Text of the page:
Function was measured by the following variables: Health Assessment Questionnaire (HAQ), 5-Foot Function Index (5-FFI), 6 meter walking test, Visuel Anolog Scala (VAS). The HAQ has been developed by Fries et al. and was adapted for the Turkish population [9]. The questionnaire consists of eight categories, which represent the activities of daily living, and for each category, there are two to four questions. The responses are scored on a fourpoint scale: 0; without difficulty, 1; with some difficulty, 2; with difficulty and 3; impossible. The questionnaire has a final column in which respondents can indicate the use of any aid or device. The use of any of these devices is scored by at least a 2. The highest score for each of the eight categories is taken as the score for that category. The final score of the questionnaire is the averaged score of all the categories and ranges between 0 and 3.

Patients with foot complaints were are also asked to answer a total of 23 questions; evaluating 9 foot pain, 9 inadequacy and 5 limitations for calculating the Foot Function Index. Foot Pain Index, Foot Insufficiency Index, Foot Activity Index, and Foot Function Index are calculated.

The FFI measures pain and mobility limitation as an impact of foot problems. The scale consists of 23 items divided into 3 subscales: pain (9 items), physical functioning (9 items) and limitation (5 items) (16). The items are rated on a 5 point-scale, which is a modification by Kuyvenhoven et al. (The original FFI uses VAS scales.) [10]. To calculate the subscale-scores and the total score, the item scores are summed up, divided by the maximum possible sum of the item scores and then multiplied by 100. The scores range from 0 to 100; the higher the score, the more pain, disability and limitation, respectively. Although it was first applied in patients with RA, its use is not limited to this population, and its validity and reliability in non-systemic foot and ankle problems are reported by Agel et al. [11] It was adopted for Turkish population [12].

In the study patients are asked to walk a distance of 6 meters marked on the flat ground. This time is measured in seconds with a stopwatch.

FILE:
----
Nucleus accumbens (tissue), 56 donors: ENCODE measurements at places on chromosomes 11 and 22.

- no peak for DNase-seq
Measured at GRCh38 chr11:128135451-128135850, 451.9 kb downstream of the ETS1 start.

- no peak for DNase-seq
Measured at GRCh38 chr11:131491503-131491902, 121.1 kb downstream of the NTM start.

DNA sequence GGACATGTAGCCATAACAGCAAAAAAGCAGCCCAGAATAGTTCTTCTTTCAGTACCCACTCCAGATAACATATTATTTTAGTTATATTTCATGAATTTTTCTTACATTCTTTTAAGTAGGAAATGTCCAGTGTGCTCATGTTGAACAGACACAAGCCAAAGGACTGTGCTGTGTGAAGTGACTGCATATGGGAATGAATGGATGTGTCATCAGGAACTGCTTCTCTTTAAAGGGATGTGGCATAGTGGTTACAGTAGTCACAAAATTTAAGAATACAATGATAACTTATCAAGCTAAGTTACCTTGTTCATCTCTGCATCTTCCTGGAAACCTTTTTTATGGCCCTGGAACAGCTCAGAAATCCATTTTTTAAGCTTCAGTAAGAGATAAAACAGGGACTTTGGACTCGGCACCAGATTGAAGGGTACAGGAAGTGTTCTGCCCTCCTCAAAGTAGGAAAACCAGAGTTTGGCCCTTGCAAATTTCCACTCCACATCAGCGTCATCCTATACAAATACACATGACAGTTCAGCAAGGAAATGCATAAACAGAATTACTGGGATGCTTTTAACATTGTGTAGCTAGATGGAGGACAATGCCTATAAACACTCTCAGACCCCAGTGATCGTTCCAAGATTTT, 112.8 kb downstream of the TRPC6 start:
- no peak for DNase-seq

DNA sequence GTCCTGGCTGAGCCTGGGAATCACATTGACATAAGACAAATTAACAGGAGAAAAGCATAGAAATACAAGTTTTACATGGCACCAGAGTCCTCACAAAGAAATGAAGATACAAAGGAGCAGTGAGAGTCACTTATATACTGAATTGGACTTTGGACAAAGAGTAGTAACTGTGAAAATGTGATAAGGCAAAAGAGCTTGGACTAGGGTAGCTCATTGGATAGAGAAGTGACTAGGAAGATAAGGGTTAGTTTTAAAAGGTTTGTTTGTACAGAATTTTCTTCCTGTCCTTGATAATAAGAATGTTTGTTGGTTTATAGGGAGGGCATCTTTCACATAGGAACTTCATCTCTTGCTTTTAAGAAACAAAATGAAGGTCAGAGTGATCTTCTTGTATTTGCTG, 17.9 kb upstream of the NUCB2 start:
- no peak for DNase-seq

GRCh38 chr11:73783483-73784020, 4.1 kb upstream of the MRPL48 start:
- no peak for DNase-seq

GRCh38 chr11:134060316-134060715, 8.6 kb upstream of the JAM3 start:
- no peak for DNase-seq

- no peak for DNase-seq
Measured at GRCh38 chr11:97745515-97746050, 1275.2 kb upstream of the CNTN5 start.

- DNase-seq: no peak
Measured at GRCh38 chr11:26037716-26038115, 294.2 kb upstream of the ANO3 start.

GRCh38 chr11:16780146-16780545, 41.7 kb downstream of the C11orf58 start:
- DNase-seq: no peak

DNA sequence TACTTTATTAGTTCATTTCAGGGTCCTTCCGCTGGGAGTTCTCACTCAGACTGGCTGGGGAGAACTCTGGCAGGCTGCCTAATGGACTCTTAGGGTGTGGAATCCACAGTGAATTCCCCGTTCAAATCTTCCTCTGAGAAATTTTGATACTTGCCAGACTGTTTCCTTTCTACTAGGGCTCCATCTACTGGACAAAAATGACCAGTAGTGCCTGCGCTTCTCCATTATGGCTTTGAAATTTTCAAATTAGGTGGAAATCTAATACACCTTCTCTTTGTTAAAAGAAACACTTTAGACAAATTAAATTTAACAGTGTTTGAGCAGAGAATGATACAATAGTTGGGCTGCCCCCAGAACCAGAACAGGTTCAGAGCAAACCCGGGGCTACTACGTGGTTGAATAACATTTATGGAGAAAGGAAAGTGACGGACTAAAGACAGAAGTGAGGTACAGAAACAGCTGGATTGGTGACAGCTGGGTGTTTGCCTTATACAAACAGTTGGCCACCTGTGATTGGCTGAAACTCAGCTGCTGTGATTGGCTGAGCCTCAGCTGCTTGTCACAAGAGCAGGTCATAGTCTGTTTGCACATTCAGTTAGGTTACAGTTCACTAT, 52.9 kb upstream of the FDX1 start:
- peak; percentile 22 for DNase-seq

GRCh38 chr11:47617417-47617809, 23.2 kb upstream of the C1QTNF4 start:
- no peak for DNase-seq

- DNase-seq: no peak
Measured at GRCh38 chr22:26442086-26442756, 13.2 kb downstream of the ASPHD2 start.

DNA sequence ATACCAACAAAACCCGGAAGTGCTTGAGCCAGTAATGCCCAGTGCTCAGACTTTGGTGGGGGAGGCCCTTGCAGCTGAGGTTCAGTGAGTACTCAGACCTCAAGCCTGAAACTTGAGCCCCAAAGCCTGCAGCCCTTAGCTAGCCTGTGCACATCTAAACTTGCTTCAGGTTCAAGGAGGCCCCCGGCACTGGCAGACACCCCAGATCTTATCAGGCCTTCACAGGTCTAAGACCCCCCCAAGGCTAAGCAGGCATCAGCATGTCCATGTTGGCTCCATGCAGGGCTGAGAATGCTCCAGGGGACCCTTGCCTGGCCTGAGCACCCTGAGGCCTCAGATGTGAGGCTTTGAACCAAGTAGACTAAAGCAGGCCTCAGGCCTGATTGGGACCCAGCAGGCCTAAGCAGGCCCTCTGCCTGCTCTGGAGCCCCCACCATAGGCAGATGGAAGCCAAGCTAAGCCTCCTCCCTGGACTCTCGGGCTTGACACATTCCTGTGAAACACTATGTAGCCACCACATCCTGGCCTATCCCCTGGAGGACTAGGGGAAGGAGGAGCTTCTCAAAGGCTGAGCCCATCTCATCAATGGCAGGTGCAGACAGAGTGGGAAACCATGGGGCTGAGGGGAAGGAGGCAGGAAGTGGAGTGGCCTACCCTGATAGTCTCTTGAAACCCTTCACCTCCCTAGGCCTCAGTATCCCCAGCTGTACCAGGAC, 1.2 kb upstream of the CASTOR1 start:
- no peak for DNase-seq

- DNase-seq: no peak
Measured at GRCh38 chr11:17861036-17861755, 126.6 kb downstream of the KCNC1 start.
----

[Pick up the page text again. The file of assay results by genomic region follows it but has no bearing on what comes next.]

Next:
Statistical analysis

The association between the signs, symptoms, damage, and function parameters are calculated using Pearson’s correlation. For the data analysis, we used the Statistical Package for the Social Sciences (SPSS 22.0). p values are taken as 0.05 in all statistics.

Results

The characteristics of the patients are shown in Table 1. 103 patients were are analysed; 94 women and 9 men. The mean age of 103 RA patients included in the study is 55.8 ± 12.6 years (median 56 years, 23-80 years. 91.3% (n = 94) of the patients are female and 8.7% (n = 9) are male. 94 female and 9 male patients were are included in the study and the ratio of female patients with more than 10 folds is higher than the average female / male ratio which is accepted as 3 in the literature [13]. Within the scope of the study, women are not particularly preferred among the patients who applied to the outpatient clinic and the study is mentioned to the patients who applied in turn.

It is found that the mean of disease duration of 103 patients is 12.6 ± 9.9 (median 10, 1-50) years, and the BMI mean is 28.7 ± 5.9 (median 17.7, 27.4-51.8). The mean of duration of education is 5.6 ± 3.8 years (median 5, range 0-16). While 75.73 % (n = 78) of the patients did does not smoke, 24.27 % (n = 25) of them smokes.

Age (years)a 55,8 12,6
Sex (F/M)b  91/9
Smoking (Y/N)b  24/76
Disease durationa 12,6 9,9
BMIa 28,7 5,9
DAS28a 3,6 1,3
HAQa 0,7 0,6
FFIa 58,4 20,5
FPIa 63,8 21,6
FDIa 65,5 20
FLIa 38,2 29
6 mt walking timea 8,8 7,7
ESHa 23 19
Foot complaint(Y/N)b 34/66
Number of tender joints not included in DAS28 0,7 0,3
Number of swallen joints not included in DAS28 3 1,8

Table 1. Characteristics of the patients (n =103).

While 66.02 % (n = 68) of the patients states that they had complaints of foot and ankle, 33.98% (n = 35) have no complaints. Table 2 presents Pearson’s correlation coefficients of the between DAS28 and age, disease duration, BMI, VAS, HAQ, FFI, FPI, FLI, FDI, 6 mt walking time. Also the correlation between DAS28 and swelling and tenderness in joints not included in DAS28 on foot is investigated. Table 3 presents Pearson’s correlation coefficients of the between FFI and disease duration, BMI, VAS, HAQ, ESH, 6 mt walking time.

DAS28
Age (year) r -0.087
p 0.392
Disease duration r 0.13
p 0.14
BMI (kg/cm2) r 0.045
p 0.654
VAS (mm/100) r 0.702
p  0.000*
HAQ r 0.53
p  0.000*
FFI r 0.485
p  0.000*
FPI r 0.49
p  0.000*
FDI r 0.495
p  0.000*
FLI r 0.311
p  0.002*
Tender joints not included in das28 r 0.286
p  0.004*
Swollen joints not included in das28 r 0.237
p 0.018*
6 mt walking time (sn) r 0.198
p  0.049*

Table 2. Correlation relationship between DAS28.

FFI